This column was published by The Myanmar Times on Monday, 28 September 2015

Like most of the Western democracies, Australian policy toward Myanmar was long bogged down in the stalemate between Daw Aung San Suu Kyi and the former military regime.

Since the government of President U Thein Sein took power in 2011 key aspects of Australian thinking about Myanmar have been reinvigorated.

A round of reciprocal visits, including senior ministers and heads of state, has brought opportunities to make announcements about scholarships, aid funding and new areas of cooperation. Even on sensitive topics like defence, the two sides have gradually created more space for collaboration.

This is important because, as recent events in Canberra show, no government lasts forever. Earlier in September, Malcolm Turnbull seized power Down Under. It was a characteristically Australian change of leader: by the vote, behind closed doors, with no blood spilled.

As prime minister, Mr Turnbull has already sought to refresh the cabinet, introducing younger faces and a bolder “21st-century” policy agenda.

Australia now has its first female defence minister, who joins the popular foreign minister, Julie Bishop, in the job of securing Australia’s international interests. Ms Bishop retains her position based on a track record of successful leadership across a gamut of tricky topics.

She has also been heavily involved with Myanmar affairs, seeking to position Australia as a constructive partner for the country’s reformers. When she met Daw Aung San Suu Kyi in 2013, the foreign minister unveiled a photo the pair had taken together back in 1995. Ms Bishop said the earlier meeting with the pro-democracy leader was inspiration for her own political career.

Given that Ms Bishop travelled to Myanmar in 2014, what she would realise is that the November election offers a special chance to bolster Australian engagement and to capitalise on the major investments that have already been made.

For a start there is the scholarship program, which goes from strength to strength. Since 2012 scores of talented Myanmar students have studied in Australia where many have taken masters degrees, while some are now readying for the final sprint of their doctoral studies. In dozens of fields, this group will prove profoundly important for the long-term advancement of Myanmar-Australia relations.

There is also a rising cohort of Australian entrepreneurs who are working hard to help build parts of the new Myanmar economy. In technology, education, the media, arts, mining and law, there are creative efforts underway to enhance Myanmar’s increasingly vibrant business culture. I won’t embarrass the key players further by mentioning names, but needless to say they are on the frontline in what was, until recently, Southeast Asia’s most trying commercial environment.

The Australian embassy in Yangon has also tripled in size since President U Thein Sein took power. Its range of day-to-day activities is unprecedented – from law-enforcement cooperation and humanitarian assistance, to trade facilitation and educational exchange.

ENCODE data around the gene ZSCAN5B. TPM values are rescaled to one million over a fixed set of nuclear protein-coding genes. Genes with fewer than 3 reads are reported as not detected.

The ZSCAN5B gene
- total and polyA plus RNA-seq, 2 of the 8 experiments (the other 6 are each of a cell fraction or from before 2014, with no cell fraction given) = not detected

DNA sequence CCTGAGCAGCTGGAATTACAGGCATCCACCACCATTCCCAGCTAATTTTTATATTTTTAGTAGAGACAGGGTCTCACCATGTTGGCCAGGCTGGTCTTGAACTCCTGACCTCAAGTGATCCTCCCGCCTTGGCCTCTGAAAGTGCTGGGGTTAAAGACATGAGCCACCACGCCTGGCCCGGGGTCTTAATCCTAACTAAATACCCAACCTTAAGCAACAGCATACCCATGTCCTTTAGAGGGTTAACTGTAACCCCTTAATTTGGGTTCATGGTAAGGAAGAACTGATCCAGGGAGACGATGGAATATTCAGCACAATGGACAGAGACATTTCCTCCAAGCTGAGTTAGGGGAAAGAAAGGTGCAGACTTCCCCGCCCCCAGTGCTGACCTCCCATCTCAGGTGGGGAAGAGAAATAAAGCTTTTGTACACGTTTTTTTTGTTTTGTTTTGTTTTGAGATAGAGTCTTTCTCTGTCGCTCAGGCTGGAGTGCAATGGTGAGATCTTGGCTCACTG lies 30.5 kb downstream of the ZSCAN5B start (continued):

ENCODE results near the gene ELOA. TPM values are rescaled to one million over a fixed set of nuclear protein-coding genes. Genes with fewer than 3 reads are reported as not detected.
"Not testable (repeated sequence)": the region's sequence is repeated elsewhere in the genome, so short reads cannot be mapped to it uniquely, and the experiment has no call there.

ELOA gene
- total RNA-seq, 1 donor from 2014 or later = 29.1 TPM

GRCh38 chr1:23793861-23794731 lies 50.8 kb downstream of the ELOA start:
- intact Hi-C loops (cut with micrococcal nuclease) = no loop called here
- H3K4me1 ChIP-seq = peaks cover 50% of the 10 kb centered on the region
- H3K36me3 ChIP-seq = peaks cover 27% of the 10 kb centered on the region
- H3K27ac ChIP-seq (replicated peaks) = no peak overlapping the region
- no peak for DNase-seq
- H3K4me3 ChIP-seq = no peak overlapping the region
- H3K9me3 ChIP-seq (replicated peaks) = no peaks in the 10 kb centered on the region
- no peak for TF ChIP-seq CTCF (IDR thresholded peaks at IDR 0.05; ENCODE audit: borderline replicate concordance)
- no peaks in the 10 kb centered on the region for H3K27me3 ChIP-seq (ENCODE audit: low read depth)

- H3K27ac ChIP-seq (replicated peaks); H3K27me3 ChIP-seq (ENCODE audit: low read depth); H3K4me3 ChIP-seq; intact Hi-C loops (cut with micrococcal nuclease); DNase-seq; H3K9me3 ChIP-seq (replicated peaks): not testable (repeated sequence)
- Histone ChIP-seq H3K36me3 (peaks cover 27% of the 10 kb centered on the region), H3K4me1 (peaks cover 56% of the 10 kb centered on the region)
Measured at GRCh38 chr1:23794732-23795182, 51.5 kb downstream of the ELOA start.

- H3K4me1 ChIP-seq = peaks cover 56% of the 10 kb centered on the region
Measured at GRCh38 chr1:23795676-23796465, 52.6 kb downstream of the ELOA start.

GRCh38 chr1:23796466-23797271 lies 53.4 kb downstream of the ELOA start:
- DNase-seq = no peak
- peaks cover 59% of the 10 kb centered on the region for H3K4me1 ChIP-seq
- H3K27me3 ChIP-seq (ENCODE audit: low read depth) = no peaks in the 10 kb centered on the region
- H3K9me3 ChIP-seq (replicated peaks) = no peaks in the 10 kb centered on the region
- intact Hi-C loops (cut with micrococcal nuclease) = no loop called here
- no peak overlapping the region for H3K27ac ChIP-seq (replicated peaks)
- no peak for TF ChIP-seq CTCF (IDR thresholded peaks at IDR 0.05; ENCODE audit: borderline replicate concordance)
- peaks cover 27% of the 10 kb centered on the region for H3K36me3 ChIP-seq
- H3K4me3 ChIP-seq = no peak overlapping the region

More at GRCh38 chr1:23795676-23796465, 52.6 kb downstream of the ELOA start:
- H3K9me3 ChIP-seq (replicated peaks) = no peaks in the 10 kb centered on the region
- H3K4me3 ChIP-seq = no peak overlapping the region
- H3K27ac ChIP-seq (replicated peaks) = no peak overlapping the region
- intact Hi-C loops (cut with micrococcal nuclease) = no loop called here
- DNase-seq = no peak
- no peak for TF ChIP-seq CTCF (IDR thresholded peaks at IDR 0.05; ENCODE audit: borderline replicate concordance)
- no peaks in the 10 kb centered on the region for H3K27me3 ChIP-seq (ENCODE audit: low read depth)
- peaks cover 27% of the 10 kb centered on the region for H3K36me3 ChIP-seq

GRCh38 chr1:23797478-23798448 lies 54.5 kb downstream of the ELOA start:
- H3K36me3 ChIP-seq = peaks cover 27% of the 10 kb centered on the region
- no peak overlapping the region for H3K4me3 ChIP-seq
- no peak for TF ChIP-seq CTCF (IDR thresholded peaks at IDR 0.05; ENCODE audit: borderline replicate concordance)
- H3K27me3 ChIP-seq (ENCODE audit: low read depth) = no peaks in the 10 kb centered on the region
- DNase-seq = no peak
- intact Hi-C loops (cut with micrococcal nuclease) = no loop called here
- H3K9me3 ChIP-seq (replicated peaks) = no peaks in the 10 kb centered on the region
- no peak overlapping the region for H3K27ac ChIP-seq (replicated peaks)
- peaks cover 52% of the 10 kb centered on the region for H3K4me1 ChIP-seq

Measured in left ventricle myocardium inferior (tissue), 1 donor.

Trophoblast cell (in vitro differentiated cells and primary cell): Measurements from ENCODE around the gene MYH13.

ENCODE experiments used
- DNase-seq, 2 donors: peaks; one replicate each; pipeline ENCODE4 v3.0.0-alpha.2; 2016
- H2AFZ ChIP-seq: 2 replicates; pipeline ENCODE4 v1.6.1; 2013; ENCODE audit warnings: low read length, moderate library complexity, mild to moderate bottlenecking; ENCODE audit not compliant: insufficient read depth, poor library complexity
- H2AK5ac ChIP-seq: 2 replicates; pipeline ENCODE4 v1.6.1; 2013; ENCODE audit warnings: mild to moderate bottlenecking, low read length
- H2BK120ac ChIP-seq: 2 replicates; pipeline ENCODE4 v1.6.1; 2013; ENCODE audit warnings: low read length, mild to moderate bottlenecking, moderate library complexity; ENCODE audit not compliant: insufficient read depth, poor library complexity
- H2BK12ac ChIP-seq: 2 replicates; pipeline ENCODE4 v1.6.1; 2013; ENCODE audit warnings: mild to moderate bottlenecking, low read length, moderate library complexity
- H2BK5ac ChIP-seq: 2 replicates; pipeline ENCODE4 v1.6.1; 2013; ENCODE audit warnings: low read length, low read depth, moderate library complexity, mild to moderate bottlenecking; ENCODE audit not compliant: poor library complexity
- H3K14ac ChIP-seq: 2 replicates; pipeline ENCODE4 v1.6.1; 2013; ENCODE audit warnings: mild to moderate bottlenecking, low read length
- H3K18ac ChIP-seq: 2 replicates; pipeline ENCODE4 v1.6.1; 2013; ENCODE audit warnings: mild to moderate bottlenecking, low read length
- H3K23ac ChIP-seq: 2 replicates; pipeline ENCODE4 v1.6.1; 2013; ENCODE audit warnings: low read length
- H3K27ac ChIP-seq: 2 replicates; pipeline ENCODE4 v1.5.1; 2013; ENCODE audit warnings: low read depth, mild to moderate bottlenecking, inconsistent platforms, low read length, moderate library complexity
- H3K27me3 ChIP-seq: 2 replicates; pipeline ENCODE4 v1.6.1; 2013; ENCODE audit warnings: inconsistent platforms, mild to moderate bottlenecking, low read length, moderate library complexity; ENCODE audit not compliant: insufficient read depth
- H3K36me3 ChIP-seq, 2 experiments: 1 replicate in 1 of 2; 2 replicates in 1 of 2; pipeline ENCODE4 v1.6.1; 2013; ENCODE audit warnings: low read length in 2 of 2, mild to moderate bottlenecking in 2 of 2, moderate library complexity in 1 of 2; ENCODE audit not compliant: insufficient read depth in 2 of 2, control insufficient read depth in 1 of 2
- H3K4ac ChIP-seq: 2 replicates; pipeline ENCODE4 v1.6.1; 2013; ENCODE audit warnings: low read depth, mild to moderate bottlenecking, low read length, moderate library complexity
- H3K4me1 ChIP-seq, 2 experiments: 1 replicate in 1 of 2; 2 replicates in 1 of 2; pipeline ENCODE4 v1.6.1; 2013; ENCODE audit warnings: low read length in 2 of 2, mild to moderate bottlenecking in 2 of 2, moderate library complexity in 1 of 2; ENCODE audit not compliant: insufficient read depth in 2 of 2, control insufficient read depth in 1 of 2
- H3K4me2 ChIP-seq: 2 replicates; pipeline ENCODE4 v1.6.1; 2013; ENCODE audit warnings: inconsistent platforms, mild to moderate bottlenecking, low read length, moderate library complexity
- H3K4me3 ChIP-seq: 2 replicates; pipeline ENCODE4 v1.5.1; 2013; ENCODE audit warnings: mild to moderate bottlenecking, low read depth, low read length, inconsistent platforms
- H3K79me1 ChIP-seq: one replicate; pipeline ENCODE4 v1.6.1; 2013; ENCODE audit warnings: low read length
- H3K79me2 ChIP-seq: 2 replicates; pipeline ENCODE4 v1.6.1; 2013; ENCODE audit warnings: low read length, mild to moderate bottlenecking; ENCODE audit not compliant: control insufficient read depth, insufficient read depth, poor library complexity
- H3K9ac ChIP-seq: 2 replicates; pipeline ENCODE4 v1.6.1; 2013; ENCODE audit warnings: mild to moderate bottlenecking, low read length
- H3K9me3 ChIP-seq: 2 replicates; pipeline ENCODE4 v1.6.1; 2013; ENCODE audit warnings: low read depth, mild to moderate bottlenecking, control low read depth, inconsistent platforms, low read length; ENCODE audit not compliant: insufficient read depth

Yet not everything has been handled with flair. Bucking a widely endorsed global trend, the Australian government under former Prime Minister Tony Abbott unexpectedly reverted to calling the country Burma. This peculiar nostalgia meant that in 2014 an Australian naval vessel was announced as docking at the “Port of Rangoon”.

Of course such games about what to call the country’s former capital are a distraction when so much important work is still to be done. Early and substantial Australian commitments to the ongoing flood relief effort are one example; so is the joint statement released by a number of Yangon-based embassies in response to the exclusion of Muslim candidates from the election.

The big task is to decide on what should happen next in Myanmar-Australia relations. A country like Australia needs to be ready for different outcomes following the November 8 poll, but should be betting on further positive changes to the political climate.

What does this mean in practice? A great many of the people who will be central to the country’s future are not household names. Today they are officials, politicians, academics, activists, journalists and businesspeople in their 30s and 40s. They are part of the generation that often missed out on international exposure during the State Peace and Development Council (SPDC) years.

Happily, Australians have got to know them well since President Thein Sein took charge. It is the aptitude and commitment of this rising generation that will count during the difficult decades ahead when Myanmar will need to find its own way out of the dictatorial darkness.

Australian politicians, officials and ordinary citizens should continue playing a quietly constructive role. They should also anticipate that after the election new problems will emerge. It will not be smooth sailing, no matter who wins the vote.

As the recent Australian experience shows, political figures come and go. What counts is that wise leadership and patient international diplomacy can offer stability even in a storm.

Nicholas Farrelly is Director of the Myanmar Research Centre at the Australian National University and co-founder of New Mandala.